I’m sure their legal department has control of that issue. Maybe Keith can check with the ACLU to cover his back – providing he made a donation.

  4. libhomo

    November 6, 2010 at 6:18 pm

    FAIR already has exposed the fact that GE and Comcast have given money to the Republicans.

  5. b mcclellan

    November 6, 2010 at 10:36 pm

    I see only, that there will be no Murrows alas,
    Edgar R, or otherwise.

  6. Doc_Holiday

    November 6, 2010 at 11:12 pm

    I see no issue in a man donating to a cause that he believes. However, Keith did sign a work contract that stated he was to gain prior approval to donate money to political parties or persons there in.

    Doc

    • b mcclellan

      November 6, 2010 at 11:18 pm

      All volunteer should be ample message in any human reaction to wrong.

    • WayneKDolik

      November 7, 2010 at 2:41 am

      If the corporate hoes made you sign an agreement to jump off a bridge, would you jump?

  7. WayneKDolik

    November 7, 2010 at 2:37 am

    Is it possible that the Neocons at MSNBC were not happy with Olbermann’s rants on Bush? Or, are/were there some ramblings on the web about Obama that cost Olbermann his spot? Just a little food for thought. I believe there is more to this than the hoes from media are telling us.

  8. bogofree

    November 7, 2010 at 9:31 am

    The “Failed Sports Reporter” has his own flock of advisers, agents and posse who knew the fine print and – presumably – made their client aware of it. If KO didn’t like it then attempt to negotiate off it. If that was not to his satisfaction then seek employment elsewhere. The corporate policy was quite clear and it differs from that of similar businesses but it is stated and he did sign off on it. Maybe he should follow Juan to Fox where he can get a nice ratings bump.

  9. woody188

    November 7, 2010 at 10:04 am

    What if it was corporate policy to pay women less and not hire minorities?

    Is this just a big stunt by Olbermann to prove donating money doesn’t equate to free speech?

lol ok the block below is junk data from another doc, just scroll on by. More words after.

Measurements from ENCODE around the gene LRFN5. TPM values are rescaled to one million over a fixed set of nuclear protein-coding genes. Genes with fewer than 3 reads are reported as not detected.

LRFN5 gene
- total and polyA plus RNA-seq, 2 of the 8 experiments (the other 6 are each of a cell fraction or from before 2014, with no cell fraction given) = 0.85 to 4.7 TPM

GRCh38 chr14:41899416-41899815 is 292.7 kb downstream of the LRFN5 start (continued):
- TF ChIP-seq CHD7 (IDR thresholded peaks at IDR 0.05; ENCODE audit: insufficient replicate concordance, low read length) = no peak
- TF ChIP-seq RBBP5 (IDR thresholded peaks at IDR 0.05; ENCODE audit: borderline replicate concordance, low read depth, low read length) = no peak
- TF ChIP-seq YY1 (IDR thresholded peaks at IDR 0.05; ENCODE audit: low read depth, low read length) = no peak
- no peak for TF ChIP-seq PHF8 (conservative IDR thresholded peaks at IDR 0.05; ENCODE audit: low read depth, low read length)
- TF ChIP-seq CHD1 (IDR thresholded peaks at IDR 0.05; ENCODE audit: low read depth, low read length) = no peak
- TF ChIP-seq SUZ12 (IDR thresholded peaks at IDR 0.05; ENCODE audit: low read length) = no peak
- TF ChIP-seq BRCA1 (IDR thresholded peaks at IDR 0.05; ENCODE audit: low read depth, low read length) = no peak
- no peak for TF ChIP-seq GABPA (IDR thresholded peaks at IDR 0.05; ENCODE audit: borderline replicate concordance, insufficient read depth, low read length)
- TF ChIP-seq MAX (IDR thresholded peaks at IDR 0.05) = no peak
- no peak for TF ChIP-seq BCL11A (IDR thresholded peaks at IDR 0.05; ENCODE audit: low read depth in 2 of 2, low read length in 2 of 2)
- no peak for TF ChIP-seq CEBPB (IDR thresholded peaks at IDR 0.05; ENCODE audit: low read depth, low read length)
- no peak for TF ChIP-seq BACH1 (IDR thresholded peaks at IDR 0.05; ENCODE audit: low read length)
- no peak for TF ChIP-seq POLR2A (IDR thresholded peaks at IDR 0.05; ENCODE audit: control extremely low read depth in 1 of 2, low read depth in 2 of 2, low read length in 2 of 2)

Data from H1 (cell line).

10. bogofree

    November 7, 2010 at 10:40 am

    Some would say an unwritten policy exists to pay women less but to put it in writing? Do you seriously think that would pass a challenge in court? This is an entirely different issue. This has everything to do with perception in the news biz with all that being impartial BS. My assumption is that is why it is in place along with making tenuous connections while representing the company with government officials.

    If this was a flawed corporate policy all those legal types would have been all over it from the get-go. Sometimes one has to sign off on non disclosure and non competitive agreements before getting employment and those agreements carry over to post employment. I had to sign one decades ago with a brief tenure at IBM.

  11. Mary Sorrin

    November 7, 2010 at 2:03 pm

    OK. OK. Point made. We know MSNBC is not ethically-challenged like Fox but some of us need Keith for our sanity. It is because he cares about us that we watch him. And how does a corporation deny it’s employees making personal contributions that they do not tout on the air? Don’t they have the same rights as every other citizen and the Chamber of Commerce? Doesn’t seem very democratic to me. Hope the ACLU steps in quickly because there is no MSNBC for me without Keith’s Primetime lead-in. Love Rachel and Lawrence but Keith is my antidote to despair.